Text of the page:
This article is an open-access article which was selected by an in-house editor and fully peer-reviewed by external reviewers. It is distributed in accordance with the Creative Commons Attribution Non Commercial (CC BY-NC 4.0) license, which permits others to distribute, remix, adapt, build upon this work non-commercially, and license their derivative works on different terms, provided the original work is properly cited and the use is non-commercial. See: http://creativecommons.org/licenses/by-nc/4.0/
Benefits of the use of blood conservation in scoliosis surgery
Peter R Loughenbury, Lyeanda Berry, Ben T Brooke, Abhay S Rao, Robert A Dunsmuir, Peter A Millner
Peter R Loughenbury, Lyeanda Berry, Ben T Brooke, Abhay S Rao, Robert A Dunsmuir, Peter A Millner, Department of Neurosciences, Leeds General Infirmary, Leeds LS1 3EX, United Kingdom
ORCID number: $[AuthorORCIDs]
Author contributions: Loughenbury PR was involved in study design, data collection, data analysis and wrote the manuscript; Berry L was involved in study design, data collection and review of the manuscript; Brooke BT was involved in data collection and analysis; Rao AS, Dunsmuir RA and Millner PA were involved in study design, data analysis and preparation of the manuscript.
Institutional review board statement: This study was reviewed and approved by the Leeds Teaching Hospitals Institutional Review Board.
Informed consent statement: All study participants, or their legal guardian, provided informed consent prior to study enrolment.
Conflict-of-interest statement: The authors declare that there is no conflict of interest regarding publication of this article.
Data sharing statement: Technical appendix, statistical code, and dataset available from the corresponding author at firstname.lastname@example.org. Consent for data sharing was not obtained but the presented data are anonymized and risk of identification is low.
Open-Access: This article is an open-access article which was selected by an in-house editor and fully peer-reviewed by external reviewers. It is distributed in accordance with the Creative Commons Attribution Non Commercial (CC BY-NC 4.0) license, which permits others to distribute, remix, adapt, build upon this work non-commercially, and license their derivative works on different terms, provided the original work is properly cited and the use is non-commercial. See: http://creativecommons.org/licenses/by-nc/4.0/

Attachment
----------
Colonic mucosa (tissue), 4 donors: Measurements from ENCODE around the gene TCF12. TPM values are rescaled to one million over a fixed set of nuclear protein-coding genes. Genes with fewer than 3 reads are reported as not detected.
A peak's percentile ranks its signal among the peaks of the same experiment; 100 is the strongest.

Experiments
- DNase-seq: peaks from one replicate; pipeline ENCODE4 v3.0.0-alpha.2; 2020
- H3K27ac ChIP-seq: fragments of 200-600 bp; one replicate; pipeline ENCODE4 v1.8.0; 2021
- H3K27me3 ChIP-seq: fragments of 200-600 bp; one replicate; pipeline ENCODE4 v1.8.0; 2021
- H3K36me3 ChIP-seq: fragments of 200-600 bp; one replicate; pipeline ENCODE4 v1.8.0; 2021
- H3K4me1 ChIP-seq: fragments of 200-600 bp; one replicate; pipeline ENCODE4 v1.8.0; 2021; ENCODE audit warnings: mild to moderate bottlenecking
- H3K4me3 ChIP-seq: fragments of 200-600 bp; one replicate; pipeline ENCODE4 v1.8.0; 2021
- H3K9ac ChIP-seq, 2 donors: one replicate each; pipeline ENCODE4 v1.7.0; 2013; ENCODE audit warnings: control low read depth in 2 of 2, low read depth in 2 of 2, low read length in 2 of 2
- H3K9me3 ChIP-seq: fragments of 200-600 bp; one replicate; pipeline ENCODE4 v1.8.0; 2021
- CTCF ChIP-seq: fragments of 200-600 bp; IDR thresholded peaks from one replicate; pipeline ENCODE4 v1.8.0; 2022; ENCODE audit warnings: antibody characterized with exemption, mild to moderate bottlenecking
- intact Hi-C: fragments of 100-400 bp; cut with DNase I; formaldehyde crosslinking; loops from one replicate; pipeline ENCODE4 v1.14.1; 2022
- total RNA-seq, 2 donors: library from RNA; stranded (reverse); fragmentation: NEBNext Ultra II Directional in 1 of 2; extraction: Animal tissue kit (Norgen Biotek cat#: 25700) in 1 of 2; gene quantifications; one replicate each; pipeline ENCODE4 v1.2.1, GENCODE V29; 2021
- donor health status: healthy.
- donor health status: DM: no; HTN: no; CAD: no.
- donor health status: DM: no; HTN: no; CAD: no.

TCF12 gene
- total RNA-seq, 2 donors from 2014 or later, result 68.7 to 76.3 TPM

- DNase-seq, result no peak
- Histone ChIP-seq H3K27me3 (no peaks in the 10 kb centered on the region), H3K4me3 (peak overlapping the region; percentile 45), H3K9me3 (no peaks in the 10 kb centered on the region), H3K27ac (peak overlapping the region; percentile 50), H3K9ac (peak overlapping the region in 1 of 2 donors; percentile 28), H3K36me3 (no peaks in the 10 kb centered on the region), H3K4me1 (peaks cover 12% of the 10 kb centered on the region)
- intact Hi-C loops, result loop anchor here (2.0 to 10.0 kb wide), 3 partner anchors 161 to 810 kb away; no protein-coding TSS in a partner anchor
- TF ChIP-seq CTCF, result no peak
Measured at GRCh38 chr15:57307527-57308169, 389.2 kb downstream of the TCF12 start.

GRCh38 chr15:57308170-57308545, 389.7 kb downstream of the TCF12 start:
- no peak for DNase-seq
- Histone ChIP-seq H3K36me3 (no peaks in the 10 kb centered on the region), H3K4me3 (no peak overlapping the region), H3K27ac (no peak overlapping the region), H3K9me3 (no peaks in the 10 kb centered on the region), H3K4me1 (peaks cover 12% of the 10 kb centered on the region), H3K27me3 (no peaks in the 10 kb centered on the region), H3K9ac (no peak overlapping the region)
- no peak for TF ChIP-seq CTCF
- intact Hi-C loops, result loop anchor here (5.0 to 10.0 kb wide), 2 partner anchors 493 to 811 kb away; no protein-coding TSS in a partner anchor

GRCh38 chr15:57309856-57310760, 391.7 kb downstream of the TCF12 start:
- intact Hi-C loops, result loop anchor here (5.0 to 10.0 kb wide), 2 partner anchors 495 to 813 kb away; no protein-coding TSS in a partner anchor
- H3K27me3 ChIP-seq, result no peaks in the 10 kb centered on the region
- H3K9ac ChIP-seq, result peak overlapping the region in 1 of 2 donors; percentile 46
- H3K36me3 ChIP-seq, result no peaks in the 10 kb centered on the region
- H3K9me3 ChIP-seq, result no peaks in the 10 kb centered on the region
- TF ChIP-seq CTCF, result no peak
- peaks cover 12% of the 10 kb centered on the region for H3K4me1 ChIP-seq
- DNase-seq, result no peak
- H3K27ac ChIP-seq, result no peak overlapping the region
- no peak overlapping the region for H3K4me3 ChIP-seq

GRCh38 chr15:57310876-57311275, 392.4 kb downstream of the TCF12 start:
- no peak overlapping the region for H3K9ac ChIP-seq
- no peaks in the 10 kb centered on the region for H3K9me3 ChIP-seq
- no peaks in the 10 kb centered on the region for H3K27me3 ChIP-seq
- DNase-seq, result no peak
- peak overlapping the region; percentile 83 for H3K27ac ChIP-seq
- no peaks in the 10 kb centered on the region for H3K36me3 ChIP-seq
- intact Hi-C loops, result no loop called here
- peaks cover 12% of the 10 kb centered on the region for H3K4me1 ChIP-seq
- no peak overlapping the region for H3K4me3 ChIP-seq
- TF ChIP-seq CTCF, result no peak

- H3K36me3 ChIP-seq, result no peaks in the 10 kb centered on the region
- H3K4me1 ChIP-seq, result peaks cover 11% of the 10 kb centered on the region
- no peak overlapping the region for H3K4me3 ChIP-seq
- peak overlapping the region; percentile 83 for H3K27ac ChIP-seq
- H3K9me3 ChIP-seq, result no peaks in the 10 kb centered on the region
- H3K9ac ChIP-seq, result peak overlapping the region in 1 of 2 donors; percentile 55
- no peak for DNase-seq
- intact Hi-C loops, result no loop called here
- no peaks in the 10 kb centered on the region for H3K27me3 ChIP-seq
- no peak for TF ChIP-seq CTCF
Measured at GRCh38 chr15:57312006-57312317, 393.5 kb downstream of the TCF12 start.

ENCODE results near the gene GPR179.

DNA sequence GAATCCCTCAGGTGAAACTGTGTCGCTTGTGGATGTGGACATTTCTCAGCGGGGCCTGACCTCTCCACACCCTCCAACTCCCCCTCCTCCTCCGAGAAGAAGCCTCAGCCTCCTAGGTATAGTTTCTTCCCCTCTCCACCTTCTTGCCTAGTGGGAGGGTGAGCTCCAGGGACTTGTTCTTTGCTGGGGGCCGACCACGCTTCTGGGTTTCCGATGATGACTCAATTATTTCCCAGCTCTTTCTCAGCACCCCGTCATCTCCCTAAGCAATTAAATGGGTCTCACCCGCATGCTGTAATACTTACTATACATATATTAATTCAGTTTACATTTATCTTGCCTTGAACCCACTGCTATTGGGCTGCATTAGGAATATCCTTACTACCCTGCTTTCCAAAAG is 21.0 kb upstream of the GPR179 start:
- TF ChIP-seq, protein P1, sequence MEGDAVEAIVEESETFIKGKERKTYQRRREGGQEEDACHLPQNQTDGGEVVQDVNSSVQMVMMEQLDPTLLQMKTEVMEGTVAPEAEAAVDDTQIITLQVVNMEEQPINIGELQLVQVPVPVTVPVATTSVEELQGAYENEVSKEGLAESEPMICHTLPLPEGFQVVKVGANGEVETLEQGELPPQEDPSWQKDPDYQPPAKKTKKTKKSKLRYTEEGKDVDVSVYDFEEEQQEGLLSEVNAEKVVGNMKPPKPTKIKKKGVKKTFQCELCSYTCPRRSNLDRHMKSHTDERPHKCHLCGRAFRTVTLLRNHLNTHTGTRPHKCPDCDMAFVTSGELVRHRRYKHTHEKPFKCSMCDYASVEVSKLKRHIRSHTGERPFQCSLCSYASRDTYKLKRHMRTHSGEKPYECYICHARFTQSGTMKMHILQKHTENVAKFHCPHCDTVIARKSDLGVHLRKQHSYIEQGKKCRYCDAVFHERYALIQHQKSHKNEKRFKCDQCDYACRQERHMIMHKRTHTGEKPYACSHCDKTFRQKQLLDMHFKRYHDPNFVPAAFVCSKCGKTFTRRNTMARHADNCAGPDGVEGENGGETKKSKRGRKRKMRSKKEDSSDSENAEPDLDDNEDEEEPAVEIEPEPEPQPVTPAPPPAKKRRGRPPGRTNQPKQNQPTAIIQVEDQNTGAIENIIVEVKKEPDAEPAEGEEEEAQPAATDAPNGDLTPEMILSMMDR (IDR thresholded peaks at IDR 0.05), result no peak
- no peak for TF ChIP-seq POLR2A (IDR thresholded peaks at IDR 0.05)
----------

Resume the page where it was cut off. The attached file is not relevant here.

Correspondence to: Peter R Loughenbury, MSc FRCS (Tr and Orth), National Spine Fellow, Department of Neurosciences, Leeds General Infirmary, Great George Street, Leeds LS1 3EX, United Kingdom. email@example.com
Received: June 11, 2016 Peer-review started: June 17, 2016 First decision: July 29, 2016 Revised: August 9, 2016 Accepted: October 1, 2016 Article in press: October 3, 2016 Published online: December 18, 2016
To investigate whether autologous blood transfusion (ABT) drains and intra-operative cell salvage reduced donor blood transfusion requirements during scoliosis surgery.
Retrospective data collection on transfusion requirements of patients undergoing scoliosis surgery is between January 2006 and March 2010. There were three distinct phases of transfusion practice over this time: Group A received “traditional treatment” with allogeneic red cell transfusion (ARCT) in response to an intra- or post-operative anaemia (Hb < 8 g/dL or a symptomatic anaemia); Group B received intra-operative cell salvage in addition to “traditional treatment”. In group C, ABT wound drains were used together with both intra-operative cell salvage and “traditional treatment”.
Data from 97 procedures on 77 patients, there was no difference in mean preoperative haemoglobin levels between the groups (A: 13.1 g/dL; B: 13.49 g/dL; C: 13.66 g/dL). Allogeneic red cell transfusion was required for 22 of the 37 procedures (59%) in group A, 17 of 30 (57%) in group B and 16 of 30 (53%) in group C. There was an overall 6% reduction in the proportion of patients requiring an ARCT between groups A and C but this was not statistically significant (χ2 = 0.398). Patients in group C received fewer units (mean 2.19) than group B (mean 2.94) (P = 0.984) and significantly fewer than those in group A (mean 3.82) (P = 0.0322). Mean length of inpatient stay was lower in group C (8.65 d) than in groups B (12.83) or A (12.62).
When used alongside measures to minimise blood loss during surgery, ABT drains and intra-operative cell salvage leads to a reduced need for donor blood transfusion in patients undergoing scoliosis surgery.
Core tip: To our knowledge this is the first report of autologous blood transfusion (ABT) drain use in scoliosis surgery and suggests that its use is both safe and cost effective. When used as part of a systematic programme to minimise blood loss during surgery, the use of ABT drains and intra-operative cell salvage leads to a reduced need for donor blood transfusion in patients undergoing scoliosis surgery.
Citation: Loughenbury PR, Berry L, Brooke BT, Rao AS, Dunsmuir RA, Millner PA. Benefits of the use of blood conservation in scoliosis surgery. World J Orthop 2016; 7(12): 808-813